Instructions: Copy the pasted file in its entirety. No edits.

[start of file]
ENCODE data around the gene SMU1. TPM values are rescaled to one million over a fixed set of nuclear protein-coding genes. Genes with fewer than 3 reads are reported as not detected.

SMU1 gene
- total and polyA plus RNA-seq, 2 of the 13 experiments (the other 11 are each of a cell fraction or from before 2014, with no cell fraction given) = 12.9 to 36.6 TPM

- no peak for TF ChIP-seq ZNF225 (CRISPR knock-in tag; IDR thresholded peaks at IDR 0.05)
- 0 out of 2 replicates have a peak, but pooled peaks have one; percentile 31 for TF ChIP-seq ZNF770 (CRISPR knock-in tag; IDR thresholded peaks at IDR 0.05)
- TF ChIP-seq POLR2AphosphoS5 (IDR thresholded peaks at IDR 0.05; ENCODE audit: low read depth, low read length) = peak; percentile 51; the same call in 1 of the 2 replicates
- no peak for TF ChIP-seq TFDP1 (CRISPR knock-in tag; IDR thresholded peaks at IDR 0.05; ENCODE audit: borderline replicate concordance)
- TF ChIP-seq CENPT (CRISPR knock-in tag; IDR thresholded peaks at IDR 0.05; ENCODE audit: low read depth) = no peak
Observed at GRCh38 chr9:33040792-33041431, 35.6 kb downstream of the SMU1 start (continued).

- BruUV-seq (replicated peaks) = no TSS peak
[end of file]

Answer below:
ENCODE data around the gene SMU1. TPM values are rescaled to one million over a fixed set of nuclear protein-coding genes. Genes with fewer than 3 reads are reported as not detected.

SMU1 gene
- total and polyA plus RNA-seq, 2 of the 13 experiments (the other 11 are each of a cell fraction or from before 2014, with no cell fraction given) = 12.9 to 36.6 TPM

- no peak for TF ChIP-seq ZNF225 (CRISPR knock-in tag; IDR thresholded peaks at IDR 0.05)
- 0 out of 2 replicates have a peak, but pooled peaks have one; percentile 31 for TF ChIP-seq ZNF770 (CRISPR knock-in tag; IDR thresholded peaks at IDR 0.05)
- TF ChIP-seq POLR2AphosphoS5 (IDR thresholded peaks at IDR 0.05; ENCODE audit: low read depth, low read length) = peak; percentile 51; the same call in 1 of the 2 replicates
- no peak for TF ChIP-seq TFDP1 (CRISPR knock-in tag; IDR thresholded peaks at IDR 0.05; ENCODE audit: borderline replicate concordance)
- TF ChIP-seq CENPT (CRISPR knock-in tag; IDR thresholded peaks at IDR 0.05; ENCODE audit: low read depth) = no peak
Observed at GRCh38 chr9:33040792-33041431, 35.6 kb downstream of the SMU1 start (continued).

- BruUV-seq (replicated peaks) = no TSS peak